Auditors: Nashville General does not need more Metro funding

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The auditors of Nashville General Hospital’s books say the facility’s finances have improved enough in the past year to allow it to operate without additional funding from Metro Council in coming years.

The news came Thursday at a meeting of the safety net hospital’s board of trustees. In the past year, the facility’s leaders were able to grow their equity and balance their budget. Fiscal 2018 was the first year in decades the hospital was able to turn positive numbers. In fiscal 2016, the hospital ended the year with a $7.5 million deficit, which was an improvement from the $14.9 million deficit in fiscal 2015.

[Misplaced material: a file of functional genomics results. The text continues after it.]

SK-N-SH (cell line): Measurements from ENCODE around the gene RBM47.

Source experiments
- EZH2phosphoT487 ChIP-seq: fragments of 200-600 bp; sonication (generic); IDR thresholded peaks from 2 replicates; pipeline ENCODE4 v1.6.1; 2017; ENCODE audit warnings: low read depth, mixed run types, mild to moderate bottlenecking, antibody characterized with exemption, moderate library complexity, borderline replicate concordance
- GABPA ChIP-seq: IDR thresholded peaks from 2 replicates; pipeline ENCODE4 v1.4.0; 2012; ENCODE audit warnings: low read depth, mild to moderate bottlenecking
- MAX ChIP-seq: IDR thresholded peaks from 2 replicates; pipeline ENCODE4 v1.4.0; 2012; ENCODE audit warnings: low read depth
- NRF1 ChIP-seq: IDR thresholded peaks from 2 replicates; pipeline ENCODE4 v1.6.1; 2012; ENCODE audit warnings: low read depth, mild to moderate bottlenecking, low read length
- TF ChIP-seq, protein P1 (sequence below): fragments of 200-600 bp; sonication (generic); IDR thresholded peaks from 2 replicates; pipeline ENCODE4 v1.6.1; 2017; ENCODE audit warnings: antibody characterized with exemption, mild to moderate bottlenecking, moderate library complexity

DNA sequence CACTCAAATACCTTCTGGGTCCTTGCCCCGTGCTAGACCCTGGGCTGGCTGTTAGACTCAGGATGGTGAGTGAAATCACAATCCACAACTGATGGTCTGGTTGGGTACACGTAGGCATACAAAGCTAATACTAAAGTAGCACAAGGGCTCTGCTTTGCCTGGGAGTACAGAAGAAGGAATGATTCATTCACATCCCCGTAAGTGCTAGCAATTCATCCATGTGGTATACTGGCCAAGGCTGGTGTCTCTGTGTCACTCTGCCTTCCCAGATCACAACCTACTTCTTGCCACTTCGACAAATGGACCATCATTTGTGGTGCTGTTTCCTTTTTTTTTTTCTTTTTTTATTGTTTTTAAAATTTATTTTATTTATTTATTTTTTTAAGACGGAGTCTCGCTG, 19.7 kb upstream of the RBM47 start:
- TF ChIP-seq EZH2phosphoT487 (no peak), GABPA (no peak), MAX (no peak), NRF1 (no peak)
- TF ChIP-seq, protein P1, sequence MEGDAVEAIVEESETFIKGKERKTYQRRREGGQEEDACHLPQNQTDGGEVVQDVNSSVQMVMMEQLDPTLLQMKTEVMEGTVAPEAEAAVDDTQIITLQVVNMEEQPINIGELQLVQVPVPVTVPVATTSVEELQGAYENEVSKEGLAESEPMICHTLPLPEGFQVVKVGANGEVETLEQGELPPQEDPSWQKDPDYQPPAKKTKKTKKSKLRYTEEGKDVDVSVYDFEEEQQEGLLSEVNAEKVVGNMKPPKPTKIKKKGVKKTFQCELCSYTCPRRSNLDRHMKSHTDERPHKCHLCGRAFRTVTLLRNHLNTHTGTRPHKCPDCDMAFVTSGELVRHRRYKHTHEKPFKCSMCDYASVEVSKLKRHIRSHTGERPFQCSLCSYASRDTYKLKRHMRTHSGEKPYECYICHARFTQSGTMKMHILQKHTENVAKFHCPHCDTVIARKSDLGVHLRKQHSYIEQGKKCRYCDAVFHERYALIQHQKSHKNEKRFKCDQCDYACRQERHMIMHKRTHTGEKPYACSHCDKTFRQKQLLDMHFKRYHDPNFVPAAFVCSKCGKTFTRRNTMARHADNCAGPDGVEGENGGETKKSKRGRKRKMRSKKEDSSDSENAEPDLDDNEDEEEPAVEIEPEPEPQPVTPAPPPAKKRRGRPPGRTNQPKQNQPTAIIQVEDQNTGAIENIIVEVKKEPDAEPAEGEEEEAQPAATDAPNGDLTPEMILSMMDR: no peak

Several factors and implemented changes have led to the turnaround, the most notable being that collections have risen substantially. Outstanding patient payments to Nashville General went from $11.3 million to $4.6 million in the past year.

“We continue to improve and are doing great,” board president Joel Sullivan said during the meeting. “I am really excited for the future.”

Nashville General did not respond prior to publication of this story with the hospital’s preliminary 2018 results. We will update this story when we get those numbers.

Hospital leaders said Metro Council has committed to fully funding the hospital. Last year, Council approved $16 million in emergency funding to bail the hospital out of revenue shortfalls. Similar funding had been provided to the hospital for several years prior.

The hospital’s financial reputation was further dinged last September by reports of an accumulated $400,000 worth of credit card bills spent by top hospital officers with no documentation of itemized spending. And along with budgetary problems, the hospital has faced public criticisms due to board turnover and the rushed — and perhaps coerced — renewal of CEO Joseph Webb’s contract before a performance review was completed.

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